Urge Gov. Pritzker to Let Kids Play
Urge Gov. Pritzker to Let Kids Play
Written By David E. Smith   |   08.03.20

On July 29th, Illinois Gov. J.B. Pritzker announced new COVID-19 restrictions on youth sports statewide for the upcoming school year. Starting August 15, only “low-risk” sports like tennis, baseball, cross country, swimming and golf will be allowed, but “medium” and “high” risk sports, including football, wrestling, soccer and competitive cheering will not be allowed. The governor’s office released a list of sports ranked in terms of their risk for COVID-19 transmittal.

During his coronavirus update last Wednesday, Gov. Pritzker explained,

This isn’t news that anyone wants to hear. But this virus remains dangerous to kids and parents and grandparents, teachers and coaches and for right now. This is the best thing that we can do for the health and safety of our families under the current circumstances, based upon their inherent risk level and based upon minimal contact between athletes and their proximity during play.

This announcement comes two weeks after the CDC’s Dr. Robert Redfield pointed out an alarming trend: suicides and drug overdoses have surpassed the death rate for COVID-19 among high school students. Regarding the never ending COVID-19 lock-down, he said,

[T]here has been another cost that we’ve seen, particularly in high schools. We’re seeing, sadly, far greater suicides now than we are deaths from COVID. We’re seeing far greater deaths from drug overdose … than we are seeing the deaths from COVID. So … for the overall social being of individuals … let’s all work together and find out how we can find common ground to get these schools open in a way that people are comfortable and they’re safe.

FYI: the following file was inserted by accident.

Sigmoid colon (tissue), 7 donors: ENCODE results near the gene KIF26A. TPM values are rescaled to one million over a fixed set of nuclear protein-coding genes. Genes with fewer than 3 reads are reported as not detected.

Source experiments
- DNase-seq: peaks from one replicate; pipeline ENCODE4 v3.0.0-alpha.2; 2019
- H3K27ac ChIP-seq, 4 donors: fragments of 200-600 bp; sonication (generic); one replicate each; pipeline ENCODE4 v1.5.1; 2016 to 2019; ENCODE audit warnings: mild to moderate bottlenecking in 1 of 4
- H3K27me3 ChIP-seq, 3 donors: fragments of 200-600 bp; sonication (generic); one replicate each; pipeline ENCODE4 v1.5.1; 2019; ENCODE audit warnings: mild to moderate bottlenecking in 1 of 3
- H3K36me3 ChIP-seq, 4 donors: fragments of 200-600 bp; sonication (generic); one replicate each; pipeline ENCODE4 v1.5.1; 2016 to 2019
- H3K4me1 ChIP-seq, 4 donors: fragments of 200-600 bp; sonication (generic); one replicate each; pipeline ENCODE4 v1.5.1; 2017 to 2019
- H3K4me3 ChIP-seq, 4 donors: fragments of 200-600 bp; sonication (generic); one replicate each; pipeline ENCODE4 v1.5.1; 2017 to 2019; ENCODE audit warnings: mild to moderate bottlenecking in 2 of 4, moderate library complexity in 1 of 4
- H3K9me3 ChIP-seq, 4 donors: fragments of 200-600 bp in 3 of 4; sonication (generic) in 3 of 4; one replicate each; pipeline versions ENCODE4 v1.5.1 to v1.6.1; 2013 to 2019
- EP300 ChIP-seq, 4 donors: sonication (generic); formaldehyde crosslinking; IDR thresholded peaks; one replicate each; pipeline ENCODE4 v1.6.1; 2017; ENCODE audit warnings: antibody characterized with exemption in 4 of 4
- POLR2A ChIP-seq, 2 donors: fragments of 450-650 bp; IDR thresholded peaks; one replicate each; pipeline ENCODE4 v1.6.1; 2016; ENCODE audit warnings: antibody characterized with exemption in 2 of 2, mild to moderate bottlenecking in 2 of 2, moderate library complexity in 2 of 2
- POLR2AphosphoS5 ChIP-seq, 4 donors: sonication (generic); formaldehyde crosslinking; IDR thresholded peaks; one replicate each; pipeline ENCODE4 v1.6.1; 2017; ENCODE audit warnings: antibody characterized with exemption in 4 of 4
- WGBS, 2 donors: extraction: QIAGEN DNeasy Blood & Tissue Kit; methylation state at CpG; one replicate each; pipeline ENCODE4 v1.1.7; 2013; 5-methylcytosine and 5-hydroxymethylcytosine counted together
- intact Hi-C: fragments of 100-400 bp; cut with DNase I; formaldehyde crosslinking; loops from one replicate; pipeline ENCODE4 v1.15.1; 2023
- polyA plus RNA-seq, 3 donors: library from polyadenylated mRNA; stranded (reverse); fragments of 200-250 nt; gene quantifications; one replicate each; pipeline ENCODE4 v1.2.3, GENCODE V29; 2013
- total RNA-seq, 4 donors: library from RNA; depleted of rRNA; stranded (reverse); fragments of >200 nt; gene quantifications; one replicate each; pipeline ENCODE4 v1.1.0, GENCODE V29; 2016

Dr. Redfield is right to be concerned about the overall social well-being of students, many of whom need a healthy outlet for both their physical and mental health. Shutting down certain youth recreational sports is an overreaction, especially when all the experts say that young people are less likely to contract the virus, are less likely to spread it to others, and are less likely to have severe symptoms if they do contract COVID-19.

These restrictions include school-based sports, private leagues and clubs, recreational leagues, and park district sports programs. Interestingly, this guidance does not pertain to professional sports leagues or collegiate sports, even though the data indicates that individuals over 20 years of age are twice as likely to be susceptible to a COVID-19 infection. Once again, Gov. Pritzker’s excessive restrictions are inconsistently applied.

In June, the BBC reported that a large group of child psychologists and specialists in the United Kingdom published an open letter to their education secretary urging him to reconsider the situation “and to release children and young people from lockdown.” Their appeal continued:

Allow them to play together and continue their education by returning to preschool, school, college and university, and enjoy extra-curricular activities including sport and music as normally, and as soon, as possible.

Evidently, they understand that the political “cure” may prove to be worse than the COVID-19 curse–disproportionally affecting our state’s youth.

Take ACTION: Click HERE to send a message to Gov. Pritzker to encourage him to consider the mental health aspects of his COVID-19 restrictions. Urge him to let youth sports go forward and to let parents/coaches decide what protective measures they should take.

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David  E. Smith
Dave Smith is the executive director of Illinois Family Institute (501c3) and Illinois Family Action (501c4). David has 25-plus-years of experience in public policy and grass-roots activism that includes countless interviews for numerous radio, television, cable programs and newspaper articles on topics such as the sanctity of life, natural marriage, broadcast decency, sex education, marijuana, gambling, abortion, homosexuality, tax policy, drug decriminalization and pornography. He and his wife of 28 years are blessed to be the parents of eight children. They strongly believe that their first duty before God is to disciple their children in the Christian faith, and impress...
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